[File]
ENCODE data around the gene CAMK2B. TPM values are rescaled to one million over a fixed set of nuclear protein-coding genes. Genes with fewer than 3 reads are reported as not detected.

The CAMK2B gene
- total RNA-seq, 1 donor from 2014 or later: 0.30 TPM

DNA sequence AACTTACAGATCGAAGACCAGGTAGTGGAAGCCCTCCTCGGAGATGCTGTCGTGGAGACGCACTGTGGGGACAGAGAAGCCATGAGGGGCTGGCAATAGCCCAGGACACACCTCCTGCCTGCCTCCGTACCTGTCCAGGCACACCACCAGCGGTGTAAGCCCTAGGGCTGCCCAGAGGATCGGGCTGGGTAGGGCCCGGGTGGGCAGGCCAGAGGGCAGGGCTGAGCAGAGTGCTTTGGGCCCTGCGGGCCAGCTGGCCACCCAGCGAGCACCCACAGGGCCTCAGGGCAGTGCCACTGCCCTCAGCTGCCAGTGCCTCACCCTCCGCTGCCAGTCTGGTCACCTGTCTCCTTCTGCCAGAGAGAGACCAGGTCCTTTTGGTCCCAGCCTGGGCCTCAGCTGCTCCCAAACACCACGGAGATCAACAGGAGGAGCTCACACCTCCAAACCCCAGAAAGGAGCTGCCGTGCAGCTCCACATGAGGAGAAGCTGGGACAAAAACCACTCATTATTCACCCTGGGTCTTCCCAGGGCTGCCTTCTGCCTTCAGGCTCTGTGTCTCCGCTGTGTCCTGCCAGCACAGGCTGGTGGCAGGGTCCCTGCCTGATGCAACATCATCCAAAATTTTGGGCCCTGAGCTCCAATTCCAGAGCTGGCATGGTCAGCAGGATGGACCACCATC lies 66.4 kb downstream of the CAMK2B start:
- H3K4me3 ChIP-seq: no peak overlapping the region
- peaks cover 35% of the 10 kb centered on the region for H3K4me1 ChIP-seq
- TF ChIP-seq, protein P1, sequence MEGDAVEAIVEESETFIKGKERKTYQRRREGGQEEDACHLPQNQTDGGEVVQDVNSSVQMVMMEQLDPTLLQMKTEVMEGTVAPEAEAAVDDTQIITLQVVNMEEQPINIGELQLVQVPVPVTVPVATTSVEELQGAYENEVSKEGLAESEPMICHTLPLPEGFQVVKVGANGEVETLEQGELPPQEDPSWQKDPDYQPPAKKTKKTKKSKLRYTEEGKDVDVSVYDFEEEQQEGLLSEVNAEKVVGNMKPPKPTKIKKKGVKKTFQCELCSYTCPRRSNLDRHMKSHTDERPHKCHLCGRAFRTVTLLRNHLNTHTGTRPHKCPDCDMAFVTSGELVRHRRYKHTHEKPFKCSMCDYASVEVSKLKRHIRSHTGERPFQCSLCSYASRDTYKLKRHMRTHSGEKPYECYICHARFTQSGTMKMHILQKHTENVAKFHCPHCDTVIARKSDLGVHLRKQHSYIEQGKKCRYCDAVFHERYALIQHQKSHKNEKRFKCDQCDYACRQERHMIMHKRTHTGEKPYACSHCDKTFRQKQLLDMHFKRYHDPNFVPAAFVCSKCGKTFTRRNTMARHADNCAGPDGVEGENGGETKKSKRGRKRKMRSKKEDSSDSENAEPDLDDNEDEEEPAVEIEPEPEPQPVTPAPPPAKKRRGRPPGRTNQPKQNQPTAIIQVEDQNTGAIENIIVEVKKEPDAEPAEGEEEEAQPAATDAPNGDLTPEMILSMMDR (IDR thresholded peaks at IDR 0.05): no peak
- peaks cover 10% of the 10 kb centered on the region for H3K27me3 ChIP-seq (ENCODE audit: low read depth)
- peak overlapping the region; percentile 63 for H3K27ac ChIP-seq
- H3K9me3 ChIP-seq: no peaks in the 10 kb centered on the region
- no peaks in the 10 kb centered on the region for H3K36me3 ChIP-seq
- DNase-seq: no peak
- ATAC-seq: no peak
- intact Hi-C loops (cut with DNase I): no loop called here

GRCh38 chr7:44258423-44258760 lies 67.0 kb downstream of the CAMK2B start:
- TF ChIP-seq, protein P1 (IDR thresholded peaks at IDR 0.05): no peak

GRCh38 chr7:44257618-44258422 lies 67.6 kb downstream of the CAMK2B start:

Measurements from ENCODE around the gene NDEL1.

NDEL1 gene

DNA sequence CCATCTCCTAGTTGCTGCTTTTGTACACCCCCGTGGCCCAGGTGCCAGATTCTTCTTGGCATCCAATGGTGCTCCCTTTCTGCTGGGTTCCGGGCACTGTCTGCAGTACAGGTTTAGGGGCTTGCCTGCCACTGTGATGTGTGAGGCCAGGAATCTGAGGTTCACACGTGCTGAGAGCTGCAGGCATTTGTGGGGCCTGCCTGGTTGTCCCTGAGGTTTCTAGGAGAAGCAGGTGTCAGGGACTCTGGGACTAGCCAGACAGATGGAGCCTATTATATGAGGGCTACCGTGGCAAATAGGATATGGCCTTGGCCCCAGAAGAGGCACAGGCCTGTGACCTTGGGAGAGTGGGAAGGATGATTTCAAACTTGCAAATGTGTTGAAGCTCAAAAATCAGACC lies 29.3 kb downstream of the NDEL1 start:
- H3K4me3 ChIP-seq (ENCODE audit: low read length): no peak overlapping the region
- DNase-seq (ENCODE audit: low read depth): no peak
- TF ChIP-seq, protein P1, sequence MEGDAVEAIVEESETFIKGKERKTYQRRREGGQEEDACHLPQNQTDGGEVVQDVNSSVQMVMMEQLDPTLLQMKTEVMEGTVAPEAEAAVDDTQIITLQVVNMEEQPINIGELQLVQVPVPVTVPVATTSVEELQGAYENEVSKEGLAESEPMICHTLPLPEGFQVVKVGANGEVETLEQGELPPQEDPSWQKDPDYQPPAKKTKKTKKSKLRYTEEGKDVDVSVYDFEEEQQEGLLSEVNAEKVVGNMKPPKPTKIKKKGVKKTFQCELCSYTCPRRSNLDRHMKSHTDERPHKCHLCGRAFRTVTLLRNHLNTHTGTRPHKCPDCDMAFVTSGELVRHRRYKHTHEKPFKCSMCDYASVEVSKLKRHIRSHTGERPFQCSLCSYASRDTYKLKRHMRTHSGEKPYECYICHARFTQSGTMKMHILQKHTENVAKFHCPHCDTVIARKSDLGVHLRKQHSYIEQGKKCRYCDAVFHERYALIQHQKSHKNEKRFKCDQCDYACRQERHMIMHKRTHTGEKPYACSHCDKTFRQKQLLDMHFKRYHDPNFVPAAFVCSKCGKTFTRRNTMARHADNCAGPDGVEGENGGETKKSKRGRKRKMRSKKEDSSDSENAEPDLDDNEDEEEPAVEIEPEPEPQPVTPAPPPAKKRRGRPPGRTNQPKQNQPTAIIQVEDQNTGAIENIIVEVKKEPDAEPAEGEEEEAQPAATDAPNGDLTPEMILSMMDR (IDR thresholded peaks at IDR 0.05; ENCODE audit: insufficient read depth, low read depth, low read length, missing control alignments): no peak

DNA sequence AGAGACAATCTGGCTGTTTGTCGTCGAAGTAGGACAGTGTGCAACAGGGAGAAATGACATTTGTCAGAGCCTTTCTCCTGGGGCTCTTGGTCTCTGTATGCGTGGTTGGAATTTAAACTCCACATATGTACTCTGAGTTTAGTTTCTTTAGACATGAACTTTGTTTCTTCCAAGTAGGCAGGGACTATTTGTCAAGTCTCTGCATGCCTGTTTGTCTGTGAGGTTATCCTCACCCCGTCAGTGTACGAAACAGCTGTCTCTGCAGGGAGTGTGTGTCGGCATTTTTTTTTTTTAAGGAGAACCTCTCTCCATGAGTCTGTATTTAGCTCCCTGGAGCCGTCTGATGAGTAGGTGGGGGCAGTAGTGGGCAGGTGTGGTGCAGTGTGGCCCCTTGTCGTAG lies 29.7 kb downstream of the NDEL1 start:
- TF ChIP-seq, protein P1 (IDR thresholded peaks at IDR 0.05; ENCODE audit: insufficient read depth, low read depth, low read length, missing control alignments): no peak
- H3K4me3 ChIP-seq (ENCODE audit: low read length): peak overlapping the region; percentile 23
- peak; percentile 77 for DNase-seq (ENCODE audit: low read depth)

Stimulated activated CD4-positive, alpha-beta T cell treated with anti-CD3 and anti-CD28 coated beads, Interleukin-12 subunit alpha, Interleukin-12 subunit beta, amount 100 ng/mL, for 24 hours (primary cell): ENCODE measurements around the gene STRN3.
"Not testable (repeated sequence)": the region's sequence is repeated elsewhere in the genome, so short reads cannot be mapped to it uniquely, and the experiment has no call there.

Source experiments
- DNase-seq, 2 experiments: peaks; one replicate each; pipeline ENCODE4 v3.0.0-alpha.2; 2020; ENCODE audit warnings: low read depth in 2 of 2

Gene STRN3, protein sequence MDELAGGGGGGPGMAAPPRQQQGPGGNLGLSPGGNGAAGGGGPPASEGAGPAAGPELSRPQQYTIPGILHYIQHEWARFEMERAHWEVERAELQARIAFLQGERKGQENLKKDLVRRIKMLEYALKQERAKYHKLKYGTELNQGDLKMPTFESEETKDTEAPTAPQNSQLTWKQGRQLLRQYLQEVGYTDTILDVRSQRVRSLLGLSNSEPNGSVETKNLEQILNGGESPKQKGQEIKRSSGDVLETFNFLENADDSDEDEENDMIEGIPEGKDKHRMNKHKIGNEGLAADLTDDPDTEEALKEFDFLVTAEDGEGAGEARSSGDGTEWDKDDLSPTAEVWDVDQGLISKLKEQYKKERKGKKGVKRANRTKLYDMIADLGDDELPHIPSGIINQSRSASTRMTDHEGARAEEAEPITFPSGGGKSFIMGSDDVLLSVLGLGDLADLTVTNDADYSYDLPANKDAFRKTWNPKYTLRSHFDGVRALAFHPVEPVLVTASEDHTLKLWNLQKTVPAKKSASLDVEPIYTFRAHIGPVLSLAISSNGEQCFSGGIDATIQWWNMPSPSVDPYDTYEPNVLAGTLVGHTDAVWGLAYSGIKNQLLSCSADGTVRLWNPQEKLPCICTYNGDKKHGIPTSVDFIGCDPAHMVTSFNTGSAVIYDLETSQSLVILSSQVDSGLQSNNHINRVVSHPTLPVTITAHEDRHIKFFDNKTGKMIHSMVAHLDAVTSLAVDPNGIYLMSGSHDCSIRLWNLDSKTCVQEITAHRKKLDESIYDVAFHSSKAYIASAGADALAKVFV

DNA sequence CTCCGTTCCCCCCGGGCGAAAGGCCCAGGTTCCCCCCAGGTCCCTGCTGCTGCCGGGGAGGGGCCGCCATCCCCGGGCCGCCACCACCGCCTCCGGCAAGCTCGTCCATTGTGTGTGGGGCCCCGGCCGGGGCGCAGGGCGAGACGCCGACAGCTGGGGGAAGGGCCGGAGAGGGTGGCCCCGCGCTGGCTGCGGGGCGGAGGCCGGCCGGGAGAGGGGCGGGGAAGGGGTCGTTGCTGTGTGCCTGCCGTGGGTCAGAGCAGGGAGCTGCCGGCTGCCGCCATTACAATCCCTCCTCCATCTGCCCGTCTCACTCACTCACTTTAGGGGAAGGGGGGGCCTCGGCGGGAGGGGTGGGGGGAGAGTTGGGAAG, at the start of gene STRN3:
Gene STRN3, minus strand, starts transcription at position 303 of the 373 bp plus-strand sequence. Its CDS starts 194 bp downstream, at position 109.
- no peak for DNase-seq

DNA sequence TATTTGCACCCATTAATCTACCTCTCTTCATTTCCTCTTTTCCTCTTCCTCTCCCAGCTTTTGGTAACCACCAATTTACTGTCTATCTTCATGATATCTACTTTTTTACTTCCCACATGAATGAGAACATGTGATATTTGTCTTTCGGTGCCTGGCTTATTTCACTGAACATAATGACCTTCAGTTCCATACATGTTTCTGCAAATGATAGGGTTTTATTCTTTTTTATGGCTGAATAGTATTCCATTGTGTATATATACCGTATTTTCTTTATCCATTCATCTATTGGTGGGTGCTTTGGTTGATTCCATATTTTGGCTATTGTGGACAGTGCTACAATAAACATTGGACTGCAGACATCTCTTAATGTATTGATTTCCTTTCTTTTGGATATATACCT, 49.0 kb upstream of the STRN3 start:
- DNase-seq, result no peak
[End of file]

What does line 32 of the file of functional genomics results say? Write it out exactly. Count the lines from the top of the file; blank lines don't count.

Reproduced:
Gene STRN3, protein sequence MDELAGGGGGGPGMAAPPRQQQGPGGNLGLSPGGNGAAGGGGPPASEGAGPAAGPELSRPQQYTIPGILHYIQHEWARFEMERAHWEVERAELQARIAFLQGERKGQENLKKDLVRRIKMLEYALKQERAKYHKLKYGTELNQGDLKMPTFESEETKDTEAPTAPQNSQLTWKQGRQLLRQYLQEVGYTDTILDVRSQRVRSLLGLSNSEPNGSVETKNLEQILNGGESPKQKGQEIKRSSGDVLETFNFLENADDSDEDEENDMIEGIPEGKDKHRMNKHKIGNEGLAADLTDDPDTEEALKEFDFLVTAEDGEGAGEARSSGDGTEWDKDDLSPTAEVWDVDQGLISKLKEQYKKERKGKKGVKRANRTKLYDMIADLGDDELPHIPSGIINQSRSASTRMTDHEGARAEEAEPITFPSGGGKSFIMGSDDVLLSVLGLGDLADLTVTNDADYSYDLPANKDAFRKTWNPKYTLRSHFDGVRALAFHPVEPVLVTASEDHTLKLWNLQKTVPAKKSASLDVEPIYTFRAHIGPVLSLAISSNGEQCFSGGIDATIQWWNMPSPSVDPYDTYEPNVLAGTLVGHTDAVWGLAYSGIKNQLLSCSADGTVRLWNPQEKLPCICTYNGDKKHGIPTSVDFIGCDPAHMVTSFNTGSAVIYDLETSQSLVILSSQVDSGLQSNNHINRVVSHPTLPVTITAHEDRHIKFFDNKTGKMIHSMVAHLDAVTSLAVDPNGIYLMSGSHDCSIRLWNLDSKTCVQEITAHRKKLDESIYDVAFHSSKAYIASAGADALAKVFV